“My vanity was flattered, and I allowed his attentions.” That’s how Emma, the protagonist of Jane Austen’s eponymous novel, explains why she dove headfirst into a public flirtation with someone who she quickly knew she wouldn’t pursue further. He was a nice man, handsome, they understood each other well, and they seemed like a good match: how could she not get carried away by an inoffensive flirtation?
Two hundred years later, we no longer have to justify ourselves for making our friends roll their eyes at a flirtation, but we still recognize its signs. When it is well-received and becomes something reciprocal, it’s natural to think that it could turn into a romantic or sexual encounter. (If there is no reciprocity, it could cross a line to harassment.) But, like Emma, often we play that game for the pure pleasure of feeling that someone likes us. If both people are looking for the same thing, “it’s a fun time,” admits 34-year-old Bea, who says that she doesn’t usually “flirt just to flirt.”
According to a review of scientific literature about flirting, published in 2004 by Sex Roles: A Journal of Research, we flirt for six main reasons: to lead to a sexual encounter, advance an existing romantic relationship, have fun, explore the potential of a new romantic relationship, increase our self-esteem and get the other person to do something for us. Of those six reasons, only three are related to a sexual or romantic goal.
“Many people use flirting without wanting a sexual encounter, simply for the tension it can generate and the adrenaline of the possibility. They enjoy flirting, but their attitude doesn’t imply wanting something more and they decide not to continue,” explains psychologist and sexologist Silvia Sanz, author of the book Sexamor. Of course, to prevent that low-intensity flirting from having collateral victims or misunderstandings, “the ideal is for both parties to want the same thing. They can play at mutually seducing each other and decide where they want to go or stop. Respect for the other is fundamental, even in flirting,” she adds.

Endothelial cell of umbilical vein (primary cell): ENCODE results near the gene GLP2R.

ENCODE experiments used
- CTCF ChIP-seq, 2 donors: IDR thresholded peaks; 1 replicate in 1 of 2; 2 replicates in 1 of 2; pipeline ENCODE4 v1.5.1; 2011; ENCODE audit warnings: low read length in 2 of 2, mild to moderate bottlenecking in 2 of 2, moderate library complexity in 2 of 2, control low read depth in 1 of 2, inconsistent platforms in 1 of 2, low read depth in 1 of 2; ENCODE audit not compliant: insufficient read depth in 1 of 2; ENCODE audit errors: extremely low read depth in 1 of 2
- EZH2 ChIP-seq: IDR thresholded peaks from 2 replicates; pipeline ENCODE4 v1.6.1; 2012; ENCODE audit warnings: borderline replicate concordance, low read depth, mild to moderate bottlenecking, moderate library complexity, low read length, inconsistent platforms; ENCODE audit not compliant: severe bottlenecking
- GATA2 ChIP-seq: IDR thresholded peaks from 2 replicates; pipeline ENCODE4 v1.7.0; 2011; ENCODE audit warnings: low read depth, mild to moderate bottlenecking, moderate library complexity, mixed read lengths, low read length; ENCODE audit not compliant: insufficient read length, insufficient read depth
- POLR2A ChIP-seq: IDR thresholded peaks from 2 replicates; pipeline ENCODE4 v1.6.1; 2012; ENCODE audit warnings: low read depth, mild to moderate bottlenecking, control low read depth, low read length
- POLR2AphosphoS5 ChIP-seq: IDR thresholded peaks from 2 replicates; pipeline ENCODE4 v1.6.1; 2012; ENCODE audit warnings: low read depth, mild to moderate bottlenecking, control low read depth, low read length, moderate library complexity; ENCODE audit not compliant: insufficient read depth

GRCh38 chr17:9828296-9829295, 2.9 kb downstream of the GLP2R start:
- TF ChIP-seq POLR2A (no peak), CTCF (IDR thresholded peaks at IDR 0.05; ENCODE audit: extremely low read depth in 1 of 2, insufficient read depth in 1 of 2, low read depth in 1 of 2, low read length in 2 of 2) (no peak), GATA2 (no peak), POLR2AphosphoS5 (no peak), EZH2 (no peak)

36-year-old Deborah finds flirting fun. “I’ve always thought of it as part of my personality, like I have a side that likes flirting and sometimes I allow it,” she says. She has only had misunderstandings when dancing salsa: “there were some confusions, and I didn’t have any other option besides saying ‘sorry, I just want to dance.’” But on other occasions, the other person has always understood that she had no further intentions.
Even so, she concedes that part of the fun of flirting is that its motives are hard to pin down. “Flirting is an intention, an intention of conquest, and it can be super elusive to say, ‘oh, in that gesture, word, joke, they’re flirting.’ That’s also why it’s so fun. It’s fun because it’s elusive, because it’s not something concrete like if I tell you ‘I like you,’” she explains.
In addition to that simple fun, the other main reason that leads us to flirt without looking for sex is the one that Emma mentioned: it flatters our vanity and self-esteem. “The ego inflates a little when it feels flattery. And with the awareness that it is just that, it can even be positive for self-esteem,” reflects Tina, 45.
Perhaps that is why most people admit to having flirted with or without the intention of going further. According to a study carried out in the United Kingdom in 2004, only 1% of those surveyed, who were between 18 and 40 years old, claimed to never flirt. A third of the remaining 99% had flirted with someone in the last seven days. That same survey found that men flirted more often than women (albeit only slightly), those under 24 more than those who were too old to date Leonardo DiCaprio, and that the wealthier classes were more likely to flirt than groups with less economic affluence.